Seabeck Through The Rear-View Mirror

I have a habit of always arriving early, no matter where I go.  Perhaps I learned that in the Army, but, if so, I probably learned it too well. So well, that I always arrive at Big Beef Creek an hour, or more, earlier than the eagles and herons show up.  Luckily, there are always interesting things to see there if you look hard enough.  

I think this is the first American Goldfinch shot that I got this year.  

This inquisitive Harbor Seal must have entertained me for at least a half hour as it hunted fish in the shallow water.

Long before the show officially begins prominent actors in the drama fly across the stage, apparently as anxious as I for the show to start.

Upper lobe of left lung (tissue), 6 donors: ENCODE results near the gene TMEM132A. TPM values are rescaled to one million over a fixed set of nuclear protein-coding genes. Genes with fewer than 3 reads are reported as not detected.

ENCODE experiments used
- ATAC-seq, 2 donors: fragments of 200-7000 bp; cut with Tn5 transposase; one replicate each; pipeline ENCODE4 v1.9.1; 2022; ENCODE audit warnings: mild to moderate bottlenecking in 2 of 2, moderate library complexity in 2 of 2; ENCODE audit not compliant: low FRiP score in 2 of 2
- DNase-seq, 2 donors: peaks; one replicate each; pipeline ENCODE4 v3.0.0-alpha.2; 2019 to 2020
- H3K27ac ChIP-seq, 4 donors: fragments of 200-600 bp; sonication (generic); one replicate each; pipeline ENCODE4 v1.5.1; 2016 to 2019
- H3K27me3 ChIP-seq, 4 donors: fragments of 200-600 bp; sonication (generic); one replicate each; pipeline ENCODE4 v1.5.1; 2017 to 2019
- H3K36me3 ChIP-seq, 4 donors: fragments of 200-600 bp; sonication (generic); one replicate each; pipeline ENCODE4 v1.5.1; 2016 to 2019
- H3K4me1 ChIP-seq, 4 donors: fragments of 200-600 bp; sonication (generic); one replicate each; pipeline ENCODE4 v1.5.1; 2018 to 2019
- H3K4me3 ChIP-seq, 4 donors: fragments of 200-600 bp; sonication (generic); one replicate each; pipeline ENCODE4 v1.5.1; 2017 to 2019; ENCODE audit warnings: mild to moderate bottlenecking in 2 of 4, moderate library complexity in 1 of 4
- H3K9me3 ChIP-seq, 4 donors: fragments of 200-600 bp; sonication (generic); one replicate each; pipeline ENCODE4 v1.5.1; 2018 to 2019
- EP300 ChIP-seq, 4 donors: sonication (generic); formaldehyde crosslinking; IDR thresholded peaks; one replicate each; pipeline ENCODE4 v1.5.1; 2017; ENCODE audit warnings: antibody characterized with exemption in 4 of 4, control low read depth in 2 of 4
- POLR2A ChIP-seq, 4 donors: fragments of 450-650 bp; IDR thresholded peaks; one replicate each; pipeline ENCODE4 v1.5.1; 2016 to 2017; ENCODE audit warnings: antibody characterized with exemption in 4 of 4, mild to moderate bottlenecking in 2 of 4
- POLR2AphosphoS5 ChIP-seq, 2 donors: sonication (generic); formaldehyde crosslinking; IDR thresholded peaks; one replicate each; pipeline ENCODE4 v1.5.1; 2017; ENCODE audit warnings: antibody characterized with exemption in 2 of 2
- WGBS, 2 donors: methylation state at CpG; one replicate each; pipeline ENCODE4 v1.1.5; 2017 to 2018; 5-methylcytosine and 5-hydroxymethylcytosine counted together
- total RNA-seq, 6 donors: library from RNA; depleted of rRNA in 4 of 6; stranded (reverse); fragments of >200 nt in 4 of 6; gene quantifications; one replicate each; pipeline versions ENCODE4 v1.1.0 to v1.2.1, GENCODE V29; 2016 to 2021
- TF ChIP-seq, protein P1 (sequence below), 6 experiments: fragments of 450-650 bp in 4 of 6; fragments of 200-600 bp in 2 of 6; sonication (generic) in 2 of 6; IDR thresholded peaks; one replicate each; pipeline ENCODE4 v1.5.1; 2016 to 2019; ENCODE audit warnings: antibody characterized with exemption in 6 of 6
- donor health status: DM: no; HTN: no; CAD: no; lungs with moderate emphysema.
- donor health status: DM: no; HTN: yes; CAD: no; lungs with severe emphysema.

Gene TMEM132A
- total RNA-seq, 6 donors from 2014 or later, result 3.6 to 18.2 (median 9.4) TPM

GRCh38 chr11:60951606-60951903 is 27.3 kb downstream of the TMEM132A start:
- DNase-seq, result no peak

You know the curtain is about to raise when the Great Blue Herons begin to take up strategic fishing spots.

For me, the highlight of the show is the interaction of the Bald Eagles and the Great Blue Herons.

More often than not, the Great Blue Herons will drop their catch and squawk in outrage.  Remarkably, in all the time I’ve watched the scene I’ve never seen a heron get hit by an eagle, even when it refuses to drop its catch.